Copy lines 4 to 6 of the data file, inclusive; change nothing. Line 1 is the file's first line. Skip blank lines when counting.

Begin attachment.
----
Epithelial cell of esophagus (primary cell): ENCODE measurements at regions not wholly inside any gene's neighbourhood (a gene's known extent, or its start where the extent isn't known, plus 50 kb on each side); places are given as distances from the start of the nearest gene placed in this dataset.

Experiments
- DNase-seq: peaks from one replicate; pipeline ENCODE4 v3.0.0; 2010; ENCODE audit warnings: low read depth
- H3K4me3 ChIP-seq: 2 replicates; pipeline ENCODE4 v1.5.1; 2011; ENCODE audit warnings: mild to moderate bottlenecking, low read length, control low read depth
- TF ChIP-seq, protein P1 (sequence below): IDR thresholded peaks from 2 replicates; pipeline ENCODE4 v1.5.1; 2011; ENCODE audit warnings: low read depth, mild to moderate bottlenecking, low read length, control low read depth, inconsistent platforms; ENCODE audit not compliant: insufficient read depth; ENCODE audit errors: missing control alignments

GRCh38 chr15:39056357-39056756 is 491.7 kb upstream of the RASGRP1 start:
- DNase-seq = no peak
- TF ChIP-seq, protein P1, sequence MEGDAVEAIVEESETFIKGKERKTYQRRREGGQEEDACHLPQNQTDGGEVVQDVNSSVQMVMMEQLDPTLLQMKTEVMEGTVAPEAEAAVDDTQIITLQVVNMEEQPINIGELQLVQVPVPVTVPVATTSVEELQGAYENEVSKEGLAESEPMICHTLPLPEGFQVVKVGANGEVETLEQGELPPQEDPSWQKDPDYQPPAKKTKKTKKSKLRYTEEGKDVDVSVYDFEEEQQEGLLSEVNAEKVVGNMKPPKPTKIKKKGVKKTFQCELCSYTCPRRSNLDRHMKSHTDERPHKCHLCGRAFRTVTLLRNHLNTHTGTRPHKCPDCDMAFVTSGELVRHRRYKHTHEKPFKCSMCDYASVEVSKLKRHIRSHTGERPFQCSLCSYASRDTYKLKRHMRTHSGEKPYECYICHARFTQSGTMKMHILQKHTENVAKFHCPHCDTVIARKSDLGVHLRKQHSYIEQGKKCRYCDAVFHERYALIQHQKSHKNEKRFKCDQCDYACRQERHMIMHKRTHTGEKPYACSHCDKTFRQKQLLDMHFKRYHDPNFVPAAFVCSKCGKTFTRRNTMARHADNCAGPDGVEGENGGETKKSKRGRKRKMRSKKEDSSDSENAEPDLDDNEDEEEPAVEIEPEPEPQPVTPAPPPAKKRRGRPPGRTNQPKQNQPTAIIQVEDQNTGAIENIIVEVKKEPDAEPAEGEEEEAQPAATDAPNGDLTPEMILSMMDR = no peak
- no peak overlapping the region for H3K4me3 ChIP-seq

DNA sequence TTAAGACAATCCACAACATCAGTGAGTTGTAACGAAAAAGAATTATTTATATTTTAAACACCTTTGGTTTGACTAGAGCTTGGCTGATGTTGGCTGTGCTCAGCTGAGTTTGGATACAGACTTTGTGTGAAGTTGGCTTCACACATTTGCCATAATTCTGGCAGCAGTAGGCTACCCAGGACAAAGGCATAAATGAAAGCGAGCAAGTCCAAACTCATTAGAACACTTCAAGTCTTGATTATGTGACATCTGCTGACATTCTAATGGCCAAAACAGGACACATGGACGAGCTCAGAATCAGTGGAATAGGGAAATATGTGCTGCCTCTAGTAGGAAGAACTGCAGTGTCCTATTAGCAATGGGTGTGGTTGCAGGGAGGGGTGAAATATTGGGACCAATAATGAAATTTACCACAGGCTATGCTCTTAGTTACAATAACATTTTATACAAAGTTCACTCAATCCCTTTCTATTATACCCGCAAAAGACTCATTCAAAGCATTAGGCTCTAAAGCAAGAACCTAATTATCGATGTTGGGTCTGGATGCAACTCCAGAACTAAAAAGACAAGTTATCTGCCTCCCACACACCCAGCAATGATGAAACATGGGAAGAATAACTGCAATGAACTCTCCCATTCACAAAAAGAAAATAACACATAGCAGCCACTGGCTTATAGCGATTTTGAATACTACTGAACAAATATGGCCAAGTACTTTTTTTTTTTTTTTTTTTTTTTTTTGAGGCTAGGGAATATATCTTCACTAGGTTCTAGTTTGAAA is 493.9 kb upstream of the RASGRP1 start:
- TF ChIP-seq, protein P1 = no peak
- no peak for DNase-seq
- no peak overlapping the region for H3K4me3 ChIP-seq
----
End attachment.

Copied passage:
- H3K4me3 ChIP-seq: 2 replicates; pipeline ENCODE4 v1.5.1; 2011; ENCODE audit warnings: mild to moderate bottlenecking, low read length, control low read depth
- TF ChIP-seq, protein P1 (sequence below): IDR thresholded peaks from 2 replicates; pipeline ENCODE4 v1.5.1; 2011; ENCODE audit warnings: low read depth, mild to moderate bottlenecking, low read length, control low read depth, inconsistent platforms; ENCODE audit not compliant: insufficient read depth; ENCODE audit errors: missing control alignments

GRCh38 chr15:39056357-39056756 is 491.7 kb upstream of the RASGRP1 start: